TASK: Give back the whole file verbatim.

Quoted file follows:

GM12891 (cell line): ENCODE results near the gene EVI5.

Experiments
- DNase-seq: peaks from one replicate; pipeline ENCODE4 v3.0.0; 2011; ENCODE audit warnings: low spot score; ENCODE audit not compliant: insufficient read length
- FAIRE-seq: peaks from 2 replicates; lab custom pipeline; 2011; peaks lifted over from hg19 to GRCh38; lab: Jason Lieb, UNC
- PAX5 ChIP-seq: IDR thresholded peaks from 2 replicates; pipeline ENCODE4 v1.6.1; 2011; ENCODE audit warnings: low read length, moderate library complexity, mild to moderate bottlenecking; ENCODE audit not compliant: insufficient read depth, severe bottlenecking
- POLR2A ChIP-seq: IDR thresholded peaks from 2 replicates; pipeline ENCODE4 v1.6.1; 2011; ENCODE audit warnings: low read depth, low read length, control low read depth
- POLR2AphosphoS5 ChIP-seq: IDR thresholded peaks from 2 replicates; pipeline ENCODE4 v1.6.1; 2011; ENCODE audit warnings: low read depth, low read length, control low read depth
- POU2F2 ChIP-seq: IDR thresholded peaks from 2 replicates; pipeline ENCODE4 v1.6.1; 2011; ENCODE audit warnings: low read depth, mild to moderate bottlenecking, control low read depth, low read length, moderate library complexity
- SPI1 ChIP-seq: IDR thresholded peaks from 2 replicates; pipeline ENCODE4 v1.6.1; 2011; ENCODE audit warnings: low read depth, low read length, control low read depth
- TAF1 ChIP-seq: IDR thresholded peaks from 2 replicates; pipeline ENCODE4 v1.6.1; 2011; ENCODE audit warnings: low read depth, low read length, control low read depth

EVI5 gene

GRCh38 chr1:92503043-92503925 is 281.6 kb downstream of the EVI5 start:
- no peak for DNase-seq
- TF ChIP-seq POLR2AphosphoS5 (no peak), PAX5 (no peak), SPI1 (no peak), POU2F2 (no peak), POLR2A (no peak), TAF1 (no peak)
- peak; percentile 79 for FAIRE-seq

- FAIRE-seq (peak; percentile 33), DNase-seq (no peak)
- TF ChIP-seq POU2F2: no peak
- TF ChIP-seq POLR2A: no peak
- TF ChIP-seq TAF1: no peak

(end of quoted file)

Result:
GM12891 (cell line): ENCODE results near the gene EVI5.

Experiments
- DNase-seq: peaks from one replicate; pipeline ENCODE4 v3.0.0; 2011; ENCODE audit warnings: low spot score; ENCODE audit not compliant: insufficient read length
- FAIRE-seq: peaks from 2 replicates; lab custom pipeline; 2011; peaks lifted over from hg19 to GRCh38; lab: Jason Lieb, UNC
- PAX5 ChIP-seq: IDR thresholded peaks from 2 replicates; pipeline ENCODE4 v1.6.1; 2011; ENCODE audit warnings: low read length, moderate library complexity, mild to moderate bottlenecking; ENCODE audit not compliant: insufficient read depth, severe bottlenecking
- POLR2A ChIP-seq: IDR thresholded peaks from 2 replicates; pipeline ENCODE4 v1.6.1; 2011; ENCODE audit warnings: low read depth, low read length, control low read depth
- POLR2AphosphoS5 ChIP-seq: IDR thresholded peaks from 2 replicates; pipeline ENCODE4 v1.6.1; 2011; ENCODE audit warnings: low read depth, low read length, control low read depth
- POU2F2 ChIP-seq: IDR thresholded peaks from 2 replicates; pipeline ENCODE4 v1.6.1; 2011; ENCODE audit warnings: low read depth, mild to moderate bottlenecking, control low read depth, low read length, moderate library complexity
- SPI1 ChIP-seq: IDR thresholded peaks from 2 replicates; pipeline ENCODE4 v1.6.1; 2011; ENCODE audit warnings: low read depth, low read length, control low read depth
- TAF1 ChIP-seq: IDR thresholded peaks from 2 replicates; pipeline ENCODE4 v1.6.1; 2011; ENCODE audit warnings: low read depth, low read length, control low read depth

EVI5 gene

GRCh38 chr1:92503043-92503925 is 281.6 kb downstream of the EVI5 start:
- no peak for DNase-seq
- TF ChIP-seq POLR2AphosphoS5 (no peak), PAX5 (no peak), SPI1 (no peak), POU2F2 (no peak), POLR2A (no peak), TAF1 (no peak)
- peak; percentile 79 for FAIRE-seq

- FAIRE-seq (peak; percentile 33), DNase-seq (no peak)
- TF ChIP-seq POU2F2: no peak
- TF ChIP-seq POLR2A: no peak
- TF ChIP-seq TAF1: no peak